10 Artists to Follow on Instagram

Art addicts with a love for technicolour street art, soft pastel nudes, mid-century minimalism or stark, grainy black and white photography can get their fix on Instagram. But beyond admiring the feeds of international art superstars like Damien Hirst, Petra Collins and Ai Wei Wei, Instagram is also the place to discover emerging Australian artists bursting with talent. Flashes of brilliance from these 10 local artists will make a nice break from the duckface selfies and avocado smash brunch shots that normally fill your feed.


Anne-Marie Zanetti’s photorealistic oil paintings are gripping, finely-observed and painstaking in their detail. There’s something dangerous and alluring in her deconstructed, photorealistic watermelons. What happened to the red flesh? Who tore it apart like that? Why has it been left, ravished and juicy, in the dark? Fruit has never been so steeped in mystery. Her Instagram feed contains works in progress and close-up detail from finished paintings mixed with refreshing moments of ordinary life. Based in Brisbane, Zanetti’s work has been shown in Lethbridge Gallery and you can also find it here on bluethumb.



Anthony “the mess is the message” Lister paints on canvas, paper and public walls. Mentored by Max Gimblett, his work has been exhibited all over the world and bought by the likes of Pharrell Williams. His howling, kissy, pulpy, bubblegum faces on brick walls exist in uncanny valley, somewhere between human and alien. Lister didn’t get on with Brisbane City Council, however, who brought a damages case against him for his street art, but we think one day they’ll recognise the benefits of free public art, whether commissioned or not. He is currently based in Sydney and you can buy his expressionistic pop art by clicking the link in his Instagram profile.

A photo posted by LISTER (@anthonylister) on



Laura Jones’s Instagrammed world is drenched in flowers, real and painted. Her 14,000 or so Instagram followers are treated to snaps of her works in progress, paintings finished and hung in gently rustic gallery spaces, and the occasional kelpie in the back of a ute. The prolific Sydney-born artist has a masters in fine arts, has had ten solo exhibitions in the past five years and residencies in the US and Greece. Follow her for delicious, perfectly balanced drenches of colour and a unique insight into the artistic life.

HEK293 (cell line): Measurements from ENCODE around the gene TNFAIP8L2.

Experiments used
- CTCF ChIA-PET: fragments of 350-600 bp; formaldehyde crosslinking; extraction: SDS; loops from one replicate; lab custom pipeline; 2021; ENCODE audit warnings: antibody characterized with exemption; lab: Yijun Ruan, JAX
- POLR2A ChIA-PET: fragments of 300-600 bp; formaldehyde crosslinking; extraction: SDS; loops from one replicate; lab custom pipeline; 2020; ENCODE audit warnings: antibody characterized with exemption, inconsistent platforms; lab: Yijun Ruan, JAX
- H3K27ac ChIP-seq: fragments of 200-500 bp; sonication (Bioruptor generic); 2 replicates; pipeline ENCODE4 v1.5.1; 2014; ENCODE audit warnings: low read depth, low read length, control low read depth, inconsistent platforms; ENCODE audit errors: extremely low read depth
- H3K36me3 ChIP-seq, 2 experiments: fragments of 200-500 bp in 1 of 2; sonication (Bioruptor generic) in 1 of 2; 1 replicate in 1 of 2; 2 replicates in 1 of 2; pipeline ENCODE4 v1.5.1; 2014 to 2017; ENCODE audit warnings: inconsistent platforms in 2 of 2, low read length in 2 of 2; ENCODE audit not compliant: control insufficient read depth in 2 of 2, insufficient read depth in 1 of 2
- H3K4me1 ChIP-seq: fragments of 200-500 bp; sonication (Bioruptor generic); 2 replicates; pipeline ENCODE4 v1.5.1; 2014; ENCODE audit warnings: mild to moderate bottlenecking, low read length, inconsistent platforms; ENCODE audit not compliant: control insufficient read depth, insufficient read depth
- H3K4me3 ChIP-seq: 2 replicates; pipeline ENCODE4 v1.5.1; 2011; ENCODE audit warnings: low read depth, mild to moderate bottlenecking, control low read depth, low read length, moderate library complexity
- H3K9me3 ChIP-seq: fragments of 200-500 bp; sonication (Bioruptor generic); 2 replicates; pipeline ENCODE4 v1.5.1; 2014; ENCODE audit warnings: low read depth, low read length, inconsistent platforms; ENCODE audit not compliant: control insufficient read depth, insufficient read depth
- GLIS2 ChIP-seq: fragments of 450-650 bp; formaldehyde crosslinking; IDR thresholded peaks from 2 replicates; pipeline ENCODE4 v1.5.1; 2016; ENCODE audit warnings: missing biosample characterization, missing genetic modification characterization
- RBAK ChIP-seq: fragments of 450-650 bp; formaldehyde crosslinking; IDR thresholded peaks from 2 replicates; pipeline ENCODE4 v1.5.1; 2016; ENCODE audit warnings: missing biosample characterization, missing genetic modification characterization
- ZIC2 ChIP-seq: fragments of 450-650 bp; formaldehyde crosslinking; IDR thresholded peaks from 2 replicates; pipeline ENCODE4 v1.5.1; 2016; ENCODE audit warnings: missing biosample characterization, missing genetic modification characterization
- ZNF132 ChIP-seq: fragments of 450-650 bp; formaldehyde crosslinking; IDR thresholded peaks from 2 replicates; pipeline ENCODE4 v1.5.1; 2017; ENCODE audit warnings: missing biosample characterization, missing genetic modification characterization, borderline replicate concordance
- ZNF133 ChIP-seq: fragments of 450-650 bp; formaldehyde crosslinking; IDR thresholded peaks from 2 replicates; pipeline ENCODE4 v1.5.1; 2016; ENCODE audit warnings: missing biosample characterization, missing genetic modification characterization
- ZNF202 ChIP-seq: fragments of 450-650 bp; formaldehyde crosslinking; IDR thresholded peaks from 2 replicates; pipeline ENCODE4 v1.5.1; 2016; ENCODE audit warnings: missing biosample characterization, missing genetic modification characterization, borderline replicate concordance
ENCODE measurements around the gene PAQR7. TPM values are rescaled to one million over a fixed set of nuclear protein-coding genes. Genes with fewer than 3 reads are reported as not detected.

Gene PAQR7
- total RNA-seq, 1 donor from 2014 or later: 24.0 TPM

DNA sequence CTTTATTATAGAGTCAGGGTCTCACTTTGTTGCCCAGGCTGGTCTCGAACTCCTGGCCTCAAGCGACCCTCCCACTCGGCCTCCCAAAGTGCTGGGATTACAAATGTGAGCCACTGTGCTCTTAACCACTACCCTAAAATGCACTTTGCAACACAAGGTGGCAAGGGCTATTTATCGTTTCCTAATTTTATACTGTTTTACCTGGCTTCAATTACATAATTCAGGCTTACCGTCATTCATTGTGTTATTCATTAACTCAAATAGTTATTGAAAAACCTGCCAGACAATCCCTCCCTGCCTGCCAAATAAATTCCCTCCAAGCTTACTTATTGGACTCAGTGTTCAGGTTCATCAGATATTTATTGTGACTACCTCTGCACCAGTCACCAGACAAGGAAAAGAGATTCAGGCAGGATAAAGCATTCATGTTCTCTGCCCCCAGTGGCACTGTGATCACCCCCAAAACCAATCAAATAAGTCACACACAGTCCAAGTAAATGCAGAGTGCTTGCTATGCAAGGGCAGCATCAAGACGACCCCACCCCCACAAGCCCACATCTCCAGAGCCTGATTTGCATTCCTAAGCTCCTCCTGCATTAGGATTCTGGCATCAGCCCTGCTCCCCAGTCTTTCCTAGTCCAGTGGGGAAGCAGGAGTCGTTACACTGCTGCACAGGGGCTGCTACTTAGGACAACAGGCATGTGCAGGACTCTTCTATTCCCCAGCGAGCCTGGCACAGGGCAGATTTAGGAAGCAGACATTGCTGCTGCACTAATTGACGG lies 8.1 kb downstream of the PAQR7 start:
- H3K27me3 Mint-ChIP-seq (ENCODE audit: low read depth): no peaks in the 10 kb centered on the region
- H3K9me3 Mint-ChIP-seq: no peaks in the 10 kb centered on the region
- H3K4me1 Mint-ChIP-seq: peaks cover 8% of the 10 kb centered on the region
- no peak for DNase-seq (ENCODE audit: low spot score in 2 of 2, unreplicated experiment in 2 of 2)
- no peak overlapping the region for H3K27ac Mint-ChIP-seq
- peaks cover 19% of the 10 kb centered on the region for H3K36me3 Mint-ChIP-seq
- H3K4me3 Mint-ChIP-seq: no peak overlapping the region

A photo posted by Laura Jones (@_laura_jones_) on



American-born Kim Leutwyler’s Instagram feed is a riot of colour so bright it’s almost brutal. She’ll often upload sections of her artwork like puzzle pieces, best observed on a big screen for full impact. Leutwyler migrated to Australia four years ago and her semi-abstracted portraits exploring beauty, gender and Queer identity have won awards and gained her over 5,000 Instagram followers. A particular favourite is a modernist painting with a 1970s feel of a woman in boy short underpants, illuminated by the glow of a refrigerator light as she searches for a midnight snack, the walls around her covered in claustrophobic graffiti scrawls. You can buy Leutwyler’s work right here on bluethumb.

#IStandWithTheArts Independent artists and organisations fuel the diversity of creative thought and ideas in Australia’s arts community. We must ensure that a wide-range of voices are heard, rather than just a select few. ‘On May 13 this year, 50% of the previously supported small to medium arts companies did not receive funding as a result of the government’s cuts to the Australia Council.’ These cuts impact a number of cultural and educational institutions as well as artists and innovators. Here are some steps you can take to support the arts on a National Day of Action on June 17, until election day on July 2: o Sign the ‘art changes lives’ petition on change.org o Share your concerns with your local media or on social media with #istandwiththearts and #ausvotesarts o Write an email or letter of support for the arts to your local candidates o Write to the Arts Minister: minister@communications.gov.au o Vote for the candidates with the best arts policies on July 2 A photo posted by Kim Leutwyler (@carlosbob) on